Let me just say up top that I like Clint Eastwood, I like his movies and respect him as a director. I like Tom Hanks (you can’t really not like Tom Hanks), I like his movies and respect him as an actor. I even like Aaron Eckhart, even though I don’t like a lot of his movies I still respect him as an actor. I have no real knowledge of the true story this movie is based on, but I’d probably be on board with the real life figure Hanks portrays. That said, I’m really not on board with how Oscar-baity and unremarkable this movie is.

The film tells the story of Sully (Tom Hanks), the Captain of an American Airlines flight that landed on the Hudson River safely. The film sort of takes The Social Network approach of using the investigation surrounding the events to reveal the event itself from multiple perspectives. The main question of this investigation (which is internal not a court case) is whether or not Sully could have made the landing back at the airport rather than landing on the river. We see the short flight and quick landing through the eyes of some passengers, the crew of the plane, and air traffic control, interspersed with the trail and the current media buzz over Sully and his heroism.


The question has a lot of stakes for Sully personally, as it could make or break his career, but otherwise, we already know everybody survives so the investigation seems a little toothless. The investigators come off looking like the bad guys, because the only thing to investigate at this point is Sully’s decision-making and the loss of the plane. The structure of revealing everything in flashbacks is really the only way I think they could have made this into a feature film. The whole flight and landing didn’t take very long so to just show it linearly wouldn’t have taken very long either. We see it a couple of times from different points of view, giving it kind of a Rashomon kind of effect, although there aren’t a lot of contradictions, just omitted information. It is good to see the full flight from Sully’s perspective at the end, but the release of information is the only real suspense in the movie.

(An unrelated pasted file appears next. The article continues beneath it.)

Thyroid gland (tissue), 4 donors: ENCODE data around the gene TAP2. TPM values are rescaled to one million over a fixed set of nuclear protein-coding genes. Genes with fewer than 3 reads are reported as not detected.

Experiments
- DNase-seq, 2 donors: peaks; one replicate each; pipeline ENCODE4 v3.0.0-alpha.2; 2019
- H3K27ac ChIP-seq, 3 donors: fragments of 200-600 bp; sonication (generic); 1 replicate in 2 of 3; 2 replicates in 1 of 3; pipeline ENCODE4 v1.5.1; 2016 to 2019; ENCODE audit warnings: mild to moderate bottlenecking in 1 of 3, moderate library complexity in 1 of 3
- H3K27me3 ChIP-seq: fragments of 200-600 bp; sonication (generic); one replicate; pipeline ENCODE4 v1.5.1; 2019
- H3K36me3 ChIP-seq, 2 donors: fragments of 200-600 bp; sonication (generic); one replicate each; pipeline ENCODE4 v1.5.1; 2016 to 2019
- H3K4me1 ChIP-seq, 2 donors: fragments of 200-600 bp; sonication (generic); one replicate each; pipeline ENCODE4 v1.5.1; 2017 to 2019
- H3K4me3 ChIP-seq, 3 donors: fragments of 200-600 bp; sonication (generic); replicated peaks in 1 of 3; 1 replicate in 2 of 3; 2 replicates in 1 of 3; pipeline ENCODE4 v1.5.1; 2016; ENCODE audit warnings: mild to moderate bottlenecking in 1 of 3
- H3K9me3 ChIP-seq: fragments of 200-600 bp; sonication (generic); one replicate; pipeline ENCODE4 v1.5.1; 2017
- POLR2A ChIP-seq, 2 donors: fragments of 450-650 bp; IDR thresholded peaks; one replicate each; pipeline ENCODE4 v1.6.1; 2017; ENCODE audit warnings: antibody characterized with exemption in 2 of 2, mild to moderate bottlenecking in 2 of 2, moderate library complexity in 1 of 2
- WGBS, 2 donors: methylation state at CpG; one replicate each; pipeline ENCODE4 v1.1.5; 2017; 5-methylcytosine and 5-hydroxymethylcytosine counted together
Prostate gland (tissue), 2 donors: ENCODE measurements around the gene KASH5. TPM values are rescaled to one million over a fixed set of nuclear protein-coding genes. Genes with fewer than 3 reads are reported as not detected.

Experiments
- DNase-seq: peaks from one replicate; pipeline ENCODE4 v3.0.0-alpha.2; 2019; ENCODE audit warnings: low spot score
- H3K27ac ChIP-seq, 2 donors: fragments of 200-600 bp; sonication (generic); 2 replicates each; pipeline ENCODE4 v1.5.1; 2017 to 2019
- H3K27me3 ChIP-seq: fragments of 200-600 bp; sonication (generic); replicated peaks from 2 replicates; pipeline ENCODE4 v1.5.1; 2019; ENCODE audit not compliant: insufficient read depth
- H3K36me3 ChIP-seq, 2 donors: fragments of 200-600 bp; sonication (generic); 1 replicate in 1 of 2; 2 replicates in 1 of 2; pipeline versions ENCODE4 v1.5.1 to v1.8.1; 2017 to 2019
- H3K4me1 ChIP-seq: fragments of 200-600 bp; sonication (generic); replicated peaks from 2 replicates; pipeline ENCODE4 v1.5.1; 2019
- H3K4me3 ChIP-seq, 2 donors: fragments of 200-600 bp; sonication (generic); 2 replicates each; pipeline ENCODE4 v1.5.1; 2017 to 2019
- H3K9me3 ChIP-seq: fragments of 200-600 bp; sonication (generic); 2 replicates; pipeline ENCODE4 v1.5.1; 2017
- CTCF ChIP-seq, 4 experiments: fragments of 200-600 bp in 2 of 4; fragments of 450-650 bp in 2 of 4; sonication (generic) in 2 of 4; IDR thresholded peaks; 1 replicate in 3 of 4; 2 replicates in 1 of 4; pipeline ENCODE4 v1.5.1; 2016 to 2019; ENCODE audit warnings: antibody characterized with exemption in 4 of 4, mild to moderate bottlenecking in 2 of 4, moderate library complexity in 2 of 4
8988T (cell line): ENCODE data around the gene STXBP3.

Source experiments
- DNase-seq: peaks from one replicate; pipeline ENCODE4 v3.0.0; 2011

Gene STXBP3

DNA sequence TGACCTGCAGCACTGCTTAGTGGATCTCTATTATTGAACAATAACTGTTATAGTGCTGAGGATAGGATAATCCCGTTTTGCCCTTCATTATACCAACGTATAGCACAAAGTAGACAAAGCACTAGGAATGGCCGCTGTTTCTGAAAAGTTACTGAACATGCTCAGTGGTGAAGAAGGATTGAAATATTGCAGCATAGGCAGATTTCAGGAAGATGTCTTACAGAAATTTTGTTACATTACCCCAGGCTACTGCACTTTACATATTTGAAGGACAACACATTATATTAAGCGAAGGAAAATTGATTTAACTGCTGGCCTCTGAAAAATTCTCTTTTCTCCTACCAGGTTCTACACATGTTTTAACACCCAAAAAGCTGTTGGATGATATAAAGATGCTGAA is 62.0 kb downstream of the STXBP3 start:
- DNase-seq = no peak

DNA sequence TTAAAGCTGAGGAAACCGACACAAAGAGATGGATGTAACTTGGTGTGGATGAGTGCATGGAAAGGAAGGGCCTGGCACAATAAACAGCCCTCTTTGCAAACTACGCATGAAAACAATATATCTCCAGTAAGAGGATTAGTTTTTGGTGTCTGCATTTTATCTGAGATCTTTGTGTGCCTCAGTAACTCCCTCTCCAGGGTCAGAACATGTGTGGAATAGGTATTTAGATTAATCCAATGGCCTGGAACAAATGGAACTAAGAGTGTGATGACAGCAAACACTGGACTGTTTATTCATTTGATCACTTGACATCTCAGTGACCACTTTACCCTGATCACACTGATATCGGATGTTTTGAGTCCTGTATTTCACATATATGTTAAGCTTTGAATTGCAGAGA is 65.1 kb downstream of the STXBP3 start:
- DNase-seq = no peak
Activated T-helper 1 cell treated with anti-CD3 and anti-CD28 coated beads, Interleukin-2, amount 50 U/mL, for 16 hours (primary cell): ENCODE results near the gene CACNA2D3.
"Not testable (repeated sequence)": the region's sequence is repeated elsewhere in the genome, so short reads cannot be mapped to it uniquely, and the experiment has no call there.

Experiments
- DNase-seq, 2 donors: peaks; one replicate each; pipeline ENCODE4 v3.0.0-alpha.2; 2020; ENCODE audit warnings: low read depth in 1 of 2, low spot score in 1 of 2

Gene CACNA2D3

The rest is supposed to be an examination of heroism, which is pretty lacking in the film. They state out self-evident points in dialogue about how the city came together and Sully did a good job and everything… it’s all pretty obvious and while important and true in some sense, not news to anybody really. It also delves into some interesting points about computers vs humans in a crisis, but that really isn’t the focus and once again, doesn’t tell us a whole lot we don’t already know.


The showiness, if there can be said to be any, is all in the structure of the story, not so much in the visuals. We get a very workmanlike and classical Hollywood style from Eastwood here, which again, is fine, but like the rest of the film perhaps too familiar. I suppose the high point is the special effects for the plane, which are pretty seamless I have to say. Of course, that doesn’t really mean I have a ton more to say about it.

There are good things about this movie, but the unfortunate thing is that they seem to be things we’ve all seen before. Tom Hanks’ character is basically the same as in Captain Phillips and Bridge of Spies, an American hero who’s just doing his job really well. Which is a character he does well and it works, but it feels like been there done that at this point. That’s true of the movie overall as well, and I just couldn’t get invested in it. I really hope all concerned get a little more adventurous next time.   


Long story short: 3/4 stars

For Further Reading:

The Verge review
The New York Times article
AV Club review

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